Between an endowment set up by the Georgis and fees for use of the grounds, the property’s operations are self-sustaining, Ferguson said. There is no tax money involved in supporting it.
Bordwell said the decision to close the museum and move out the artwork took about a year. After research, she chose Naglee Fine Arts, a company in Elmira that specializes in conservation storage.

“Naglee is top-notch,” Bordwell said. “The closest comparable facility is in Manhattan.”
In mid-May, a Naglee crew removed 60 paintings from the property. About a dozen small paintings that couldn’t be taken on that run will be transferred later, Bordwell said.
With the artwork safely out of the way, the first task at the building will be removal of the overhanging trees, Bordwell said. The roof will be replaced and the chimney repaired by a local contractor at a cost of $8,000 to $8,500. A decayed railing, a treacherous slate walkway, and handicapped accessibility all must be addressed as part of the project.

Just assessing the mold problem will cost about $1,000, Bordwell said. There’s no estimate yet for what abatement itself will cost. An old estimate for installing climate control for the whole building was about $88,000.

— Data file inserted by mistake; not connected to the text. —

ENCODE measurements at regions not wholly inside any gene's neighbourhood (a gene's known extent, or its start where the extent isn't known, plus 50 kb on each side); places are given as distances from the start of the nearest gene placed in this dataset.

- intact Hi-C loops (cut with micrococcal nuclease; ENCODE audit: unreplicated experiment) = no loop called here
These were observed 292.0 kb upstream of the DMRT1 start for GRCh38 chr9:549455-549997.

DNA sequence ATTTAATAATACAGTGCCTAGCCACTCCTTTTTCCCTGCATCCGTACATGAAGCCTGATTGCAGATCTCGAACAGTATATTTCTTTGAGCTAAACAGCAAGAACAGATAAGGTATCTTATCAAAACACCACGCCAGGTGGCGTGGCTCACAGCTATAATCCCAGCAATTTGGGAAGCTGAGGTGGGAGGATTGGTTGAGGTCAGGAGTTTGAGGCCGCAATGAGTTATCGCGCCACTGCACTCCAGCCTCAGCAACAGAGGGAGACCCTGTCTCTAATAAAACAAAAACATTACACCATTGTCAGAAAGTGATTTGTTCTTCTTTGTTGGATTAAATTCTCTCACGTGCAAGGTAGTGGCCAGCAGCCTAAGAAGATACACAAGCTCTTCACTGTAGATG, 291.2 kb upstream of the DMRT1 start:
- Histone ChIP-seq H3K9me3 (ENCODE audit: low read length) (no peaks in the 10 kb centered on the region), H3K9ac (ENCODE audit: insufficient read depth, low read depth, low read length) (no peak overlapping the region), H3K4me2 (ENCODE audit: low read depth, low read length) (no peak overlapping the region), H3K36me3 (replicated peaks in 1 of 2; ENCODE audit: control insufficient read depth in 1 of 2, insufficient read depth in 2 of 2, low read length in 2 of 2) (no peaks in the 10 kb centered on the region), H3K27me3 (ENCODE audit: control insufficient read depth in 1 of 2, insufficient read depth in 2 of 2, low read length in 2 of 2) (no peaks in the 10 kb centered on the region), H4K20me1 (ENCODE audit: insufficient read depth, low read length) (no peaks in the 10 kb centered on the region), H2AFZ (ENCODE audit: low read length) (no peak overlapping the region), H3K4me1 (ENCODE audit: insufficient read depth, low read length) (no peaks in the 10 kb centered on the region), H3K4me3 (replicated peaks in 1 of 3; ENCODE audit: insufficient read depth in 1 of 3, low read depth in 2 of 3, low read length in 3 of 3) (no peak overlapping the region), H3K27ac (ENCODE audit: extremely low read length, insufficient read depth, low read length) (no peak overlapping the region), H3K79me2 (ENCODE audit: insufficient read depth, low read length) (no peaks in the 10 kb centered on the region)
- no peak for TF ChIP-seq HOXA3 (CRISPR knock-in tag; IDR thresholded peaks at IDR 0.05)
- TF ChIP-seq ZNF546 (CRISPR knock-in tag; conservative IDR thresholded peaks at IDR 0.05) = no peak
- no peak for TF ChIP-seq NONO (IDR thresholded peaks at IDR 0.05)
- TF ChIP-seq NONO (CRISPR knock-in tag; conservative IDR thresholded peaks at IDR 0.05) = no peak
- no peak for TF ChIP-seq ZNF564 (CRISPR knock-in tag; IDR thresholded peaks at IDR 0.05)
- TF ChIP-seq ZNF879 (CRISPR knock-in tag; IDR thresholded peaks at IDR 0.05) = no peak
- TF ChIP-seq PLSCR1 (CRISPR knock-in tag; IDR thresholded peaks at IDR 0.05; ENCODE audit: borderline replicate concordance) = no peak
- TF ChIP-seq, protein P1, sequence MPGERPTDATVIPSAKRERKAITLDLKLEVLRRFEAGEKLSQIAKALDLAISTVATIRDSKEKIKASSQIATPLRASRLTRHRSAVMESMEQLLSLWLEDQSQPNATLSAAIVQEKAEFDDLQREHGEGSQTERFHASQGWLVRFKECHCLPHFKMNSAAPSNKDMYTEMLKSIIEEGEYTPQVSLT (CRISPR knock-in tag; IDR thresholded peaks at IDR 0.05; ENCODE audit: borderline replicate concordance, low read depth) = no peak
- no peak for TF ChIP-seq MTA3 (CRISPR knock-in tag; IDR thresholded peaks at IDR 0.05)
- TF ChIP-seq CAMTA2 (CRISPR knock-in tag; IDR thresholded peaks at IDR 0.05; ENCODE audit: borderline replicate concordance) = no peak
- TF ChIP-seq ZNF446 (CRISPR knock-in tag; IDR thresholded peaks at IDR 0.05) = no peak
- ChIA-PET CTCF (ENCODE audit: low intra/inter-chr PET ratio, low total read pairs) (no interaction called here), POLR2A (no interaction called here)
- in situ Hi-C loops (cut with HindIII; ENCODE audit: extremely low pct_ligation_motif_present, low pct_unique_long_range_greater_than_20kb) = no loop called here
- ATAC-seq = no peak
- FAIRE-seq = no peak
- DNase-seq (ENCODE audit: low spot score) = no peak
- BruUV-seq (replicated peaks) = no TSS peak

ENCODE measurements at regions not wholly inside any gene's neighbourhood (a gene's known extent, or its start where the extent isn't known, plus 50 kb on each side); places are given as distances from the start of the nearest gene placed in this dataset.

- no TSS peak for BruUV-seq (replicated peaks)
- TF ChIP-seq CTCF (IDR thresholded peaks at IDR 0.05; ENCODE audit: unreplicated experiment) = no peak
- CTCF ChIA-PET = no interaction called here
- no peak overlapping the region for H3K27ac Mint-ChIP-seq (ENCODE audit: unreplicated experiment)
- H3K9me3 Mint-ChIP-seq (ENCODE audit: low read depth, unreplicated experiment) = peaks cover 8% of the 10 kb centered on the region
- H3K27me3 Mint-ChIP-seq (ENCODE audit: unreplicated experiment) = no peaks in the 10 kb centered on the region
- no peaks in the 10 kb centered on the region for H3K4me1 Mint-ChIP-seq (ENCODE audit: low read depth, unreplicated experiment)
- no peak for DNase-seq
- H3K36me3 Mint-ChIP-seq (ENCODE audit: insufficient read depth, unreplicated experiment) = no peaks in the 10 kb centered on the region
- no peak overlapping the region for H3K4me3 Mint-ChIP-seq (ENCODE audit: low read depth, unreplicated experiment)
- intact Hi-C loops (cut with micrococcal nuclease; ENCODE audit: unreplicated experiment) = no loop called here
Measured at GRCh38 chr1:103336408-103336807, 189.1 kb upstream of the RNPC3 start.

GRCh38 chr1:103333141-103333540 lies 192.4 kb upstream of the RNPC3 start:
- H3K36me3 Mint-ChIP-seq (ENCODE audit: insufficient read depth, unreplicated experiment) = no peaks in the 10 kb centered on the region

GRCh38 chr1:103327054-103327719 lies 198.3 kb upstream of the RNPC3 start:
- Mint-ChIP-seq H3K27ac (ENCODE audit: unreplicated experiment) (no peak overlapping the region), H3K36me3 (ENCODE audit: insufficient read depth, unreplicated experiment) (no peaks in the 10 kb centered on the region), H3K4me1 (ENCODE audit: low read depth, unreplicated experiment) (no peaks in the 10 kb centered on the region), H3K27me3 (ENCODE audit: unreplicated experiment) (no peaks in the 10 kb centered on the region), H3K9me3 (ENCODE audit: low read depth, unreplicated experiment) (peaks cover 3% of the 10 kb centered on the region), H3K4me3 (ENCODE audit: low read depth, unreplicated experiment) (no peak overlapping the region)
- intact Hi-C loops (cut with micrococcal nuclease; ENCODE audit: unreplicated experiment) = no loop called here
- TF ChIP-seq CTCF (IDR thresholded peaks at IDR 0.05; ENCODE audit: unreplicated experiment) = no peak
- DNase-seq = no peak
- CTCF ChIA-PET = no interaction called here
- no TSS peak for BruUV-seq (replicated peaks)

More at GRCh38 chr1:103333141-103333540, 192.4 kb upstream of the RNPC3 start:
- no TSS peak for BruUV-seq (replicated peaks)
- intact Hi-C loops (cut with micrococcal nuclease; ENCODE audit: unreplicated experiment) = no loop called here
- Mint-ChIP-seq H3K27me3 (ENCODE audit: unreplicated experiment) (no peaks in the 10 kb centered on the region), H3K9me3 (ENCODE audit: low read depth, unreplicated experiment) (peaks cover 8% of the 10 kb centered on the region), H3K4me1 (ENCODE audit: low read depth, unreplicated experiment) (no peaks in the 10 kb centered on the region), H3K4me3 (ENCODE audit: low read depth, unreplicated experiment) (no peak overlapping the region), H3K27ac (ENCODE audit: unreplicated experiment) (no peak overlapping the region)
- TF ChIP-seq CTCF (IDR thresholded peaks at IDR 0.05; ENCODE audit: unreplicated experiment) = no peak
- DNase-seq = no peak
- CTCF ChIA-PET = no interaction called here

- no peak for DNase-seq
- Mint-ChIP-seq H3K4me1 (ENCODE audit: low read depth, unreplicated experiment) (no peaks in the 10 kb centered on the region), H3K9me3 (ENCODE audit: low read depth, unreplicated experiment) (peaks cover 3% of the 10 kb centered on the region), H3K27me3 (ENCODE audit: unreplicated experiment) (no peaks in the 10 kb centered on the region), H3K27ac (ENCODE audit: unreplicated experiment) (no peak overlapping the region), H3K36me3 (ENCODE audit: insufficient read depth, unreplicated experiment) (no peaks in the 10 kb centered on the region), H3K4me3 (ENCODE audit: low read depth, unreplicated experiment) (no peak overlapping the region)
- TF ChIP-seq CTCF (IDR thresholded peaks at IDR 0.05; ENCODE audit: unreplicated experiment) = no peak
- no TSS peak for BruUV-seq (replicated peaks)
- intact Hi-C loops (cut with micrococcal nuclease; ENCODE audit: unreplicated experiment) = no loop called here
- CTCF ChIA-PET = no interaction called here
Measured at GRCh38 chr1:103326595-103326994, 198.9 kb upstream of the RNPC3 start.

Bordwell said she’s working with GSK Climate Control of Dorset, Vt., for an estimate for climate control of just one section of the structure. An addition that Jessie Georgi put on in the 1980s is mold-free, she added.

The museum’s endowment isn’t big enough to cover all of the needed work, Bordwell said. Because the museum is run by a municipality rather than a nonprofit, it is not eligible for many sources of grant money. Bordwell and the museum committee are putting together a fund-raising plan.

“It will take several layers of effort to restore the building,” Bordwell said. “We’re saying it will be closed for two years. Everyone’s praying it will be less.”


Assessing damaged artwork
Bordwell has been collaborating with Cecilia Esposito, director and curator of the Plattsburgh State Art Museum, to assess the condition of the artwork and find ways to have damaged pictures restored.

Esposito became acquainted with the Georgi collection in the 1980s when she worked at The Hyde Collection in Glens Falls.

“There are several fine 16th century panel paintings that are in immediate need of conservation,” Esposito wrote in an e-mail. “I hope to be able to help the Georgi in working with a conservation lab such as the Williamstown Art Conservation Center to have a review of the works and a proposal for treatment completed.”

While the museum is closed, she added, several of the works are on view at the Plattsburgh State Art Museum, allowing students and the community to see works from periods of European art that aren’t represented in that museum’s collection.